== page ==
This past week I spent my time in the studio on two main projects that I’ve been itching to get out onto the clay.
Step one was starting by throwing this composite vase. Three separate pieces were made (foot, belly, neck) to be put together to complete the form. This way of ‘building’ larger vessels is an old method used to create large scale pottery that would be too big to throw in one piece. I picked up the technique several years ago but never really used it in my own work until early in the start of 2020.
Step two was starting to carve into the surface (which I purposely threw thicker) and keeping it wet so that I wouldn’t have trouble with each piece drying at different rates.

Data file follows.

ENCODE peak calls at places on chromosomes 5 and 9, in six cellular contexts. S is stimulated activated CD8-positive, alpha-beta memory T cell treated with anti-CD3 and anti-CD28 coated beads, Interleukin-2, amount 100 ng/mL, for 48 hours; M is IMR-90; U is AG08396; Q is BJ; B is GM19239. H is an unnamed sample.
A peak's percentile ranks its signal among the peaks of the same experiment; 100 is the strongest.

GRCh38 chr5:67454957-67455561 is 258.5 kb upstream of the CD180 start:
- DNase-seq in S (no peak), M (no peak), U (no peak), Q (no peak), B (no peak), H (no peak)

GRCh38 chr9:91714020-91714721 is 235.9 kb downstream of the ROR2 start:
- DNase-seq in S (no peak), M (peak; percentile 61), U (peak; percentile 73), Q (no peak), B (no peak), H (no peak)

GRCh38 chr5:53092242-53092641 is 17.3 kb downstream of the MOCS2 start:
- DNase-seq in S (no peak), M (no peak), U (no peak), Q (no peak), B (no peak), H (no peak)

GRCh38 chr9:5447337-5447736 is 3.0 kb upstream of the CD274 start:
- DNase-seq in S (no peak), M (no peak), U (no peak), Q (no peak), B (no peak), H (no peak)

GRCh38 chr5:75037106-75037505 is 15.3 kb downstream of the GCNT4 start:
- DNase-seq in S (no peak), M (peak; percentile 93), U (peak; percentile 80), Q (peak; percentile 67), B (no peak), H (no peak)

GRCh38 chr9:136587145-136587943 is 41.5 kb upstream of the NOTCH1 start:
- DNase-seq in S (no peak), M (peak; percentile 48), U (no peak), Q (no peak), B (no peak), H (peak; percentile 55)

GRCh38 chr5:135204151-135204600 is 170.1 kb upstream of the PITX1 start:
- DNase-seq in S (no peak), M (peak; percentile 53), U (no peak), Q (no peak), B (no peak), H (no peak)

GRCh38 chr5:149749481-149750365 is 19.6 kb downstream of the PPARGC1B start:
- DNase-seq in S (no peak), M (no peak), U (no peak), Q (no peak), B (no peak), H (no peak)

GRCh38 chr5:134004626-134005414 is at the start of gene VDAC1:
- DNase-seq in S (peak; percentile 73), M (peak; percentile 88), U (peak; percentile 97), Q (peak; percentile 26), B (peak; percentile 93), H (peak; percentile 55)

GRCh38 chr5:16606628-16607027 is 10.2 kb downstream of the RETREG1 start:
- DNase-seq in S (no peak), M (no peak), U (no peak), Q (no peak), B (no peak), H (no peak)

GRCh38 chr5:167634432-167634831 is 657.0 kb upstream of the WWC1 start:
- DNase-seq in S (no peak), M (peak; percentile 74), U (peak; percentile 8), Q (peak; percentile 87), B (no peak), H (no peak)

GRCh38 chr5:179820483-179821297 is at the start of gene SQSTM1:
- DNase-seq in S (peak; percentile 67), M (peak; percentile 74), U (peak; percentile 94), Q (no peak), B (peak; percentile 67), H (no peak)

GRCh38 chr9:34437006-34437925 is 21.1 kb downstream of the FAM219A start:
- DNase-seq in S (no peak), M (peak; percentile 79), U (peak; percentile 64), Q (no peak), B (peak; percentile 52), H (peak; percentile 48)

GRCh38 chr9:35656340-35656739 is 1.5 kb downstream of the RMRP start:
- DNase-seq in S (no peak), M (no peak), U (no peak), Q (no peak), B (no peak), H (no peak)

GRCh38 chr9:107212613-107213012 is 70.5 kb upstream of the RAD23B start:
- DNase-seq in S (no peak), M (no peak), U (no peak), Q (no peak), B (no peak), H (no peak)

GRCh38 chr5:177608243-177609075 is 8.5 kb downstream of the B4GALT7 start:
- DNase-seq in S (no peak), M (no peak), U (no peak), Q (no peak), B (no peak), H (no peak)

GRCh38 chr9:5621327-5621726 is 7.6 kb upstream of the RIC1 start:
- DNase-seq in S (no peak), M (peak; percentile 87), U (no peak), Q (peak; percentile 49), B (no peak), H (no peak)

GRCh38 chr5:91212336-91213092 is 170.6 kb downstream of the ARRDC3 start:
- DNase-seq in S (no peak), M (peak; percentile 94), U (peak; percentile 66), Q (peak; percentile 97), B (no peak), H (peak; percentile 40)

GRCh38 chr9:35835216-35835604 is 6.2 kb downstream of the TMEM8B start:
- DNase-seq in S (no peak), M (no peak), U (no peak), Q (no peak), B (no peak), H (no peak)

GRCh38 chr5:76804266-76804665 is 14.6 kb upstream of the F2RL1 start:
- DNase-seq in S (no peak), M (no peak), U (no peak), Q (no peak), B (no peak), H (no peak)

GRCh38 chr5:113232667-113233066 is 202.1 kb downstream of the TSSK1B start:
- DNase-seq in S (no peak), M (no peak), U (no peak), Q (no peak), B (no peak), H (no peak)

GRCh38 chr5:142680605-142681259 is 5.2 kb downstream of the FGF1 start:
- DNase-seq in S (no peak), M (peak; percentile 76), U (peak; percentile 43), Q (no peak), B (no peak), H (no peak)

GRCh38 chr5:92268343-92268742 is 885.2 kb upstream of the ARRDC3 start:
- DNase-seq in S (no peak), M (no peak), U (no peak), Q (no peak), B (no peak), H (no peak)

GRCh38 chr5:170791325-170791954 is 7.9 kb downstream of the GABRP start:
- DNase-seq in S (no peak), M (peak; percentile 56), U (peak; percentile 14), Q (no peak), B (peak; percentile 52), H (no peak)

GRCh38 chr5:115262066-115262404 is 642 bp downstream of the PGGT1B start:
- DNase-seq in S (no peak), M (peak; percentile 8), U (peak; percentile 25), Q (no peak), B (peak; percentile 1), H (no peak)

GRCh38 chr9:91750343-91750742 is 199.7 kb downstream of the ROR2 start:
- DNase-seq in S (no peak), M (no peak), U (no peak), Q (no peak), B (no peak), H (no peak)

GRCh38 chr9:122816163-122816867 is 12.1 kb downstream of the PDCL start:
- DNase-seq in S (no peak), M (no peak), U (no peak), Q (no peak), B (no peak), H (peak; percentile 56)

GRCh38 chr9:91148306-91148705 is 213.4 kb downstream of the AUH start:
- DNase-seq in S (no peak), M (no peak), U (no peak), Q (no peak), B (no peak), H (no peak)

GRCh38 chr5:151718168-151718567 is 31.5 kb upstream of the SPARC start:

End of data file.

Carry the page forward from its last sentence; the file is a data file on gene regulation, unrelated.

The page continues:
I dug away at the surfaces to create an underwater scene of trout in their habitat. The final vase is now drying and will be ready to bisque in roughly 2 weeks as I continue to watch it and make sure the process goes evenly.
Project two was based on slightly more basic imagery but has been on my back burners for a while now.
Something every fly fisher will admit to loving is when trout come to the surface of the water during a hatch or after rain, and ‘sip’ bugs off the surface. It means good fishing is about to happen and watching the fish rise all around you seriously gets the blood pumping. I threw this bellied jar and lid, and then added on by rolling a thin slab and shaping it into the form of a brown trout just breaking the surface to take a grasshopper fly. To compensate for the extra weight being added on and to avoid air pockets the vessel wall where the fish is added was cut out from the inside.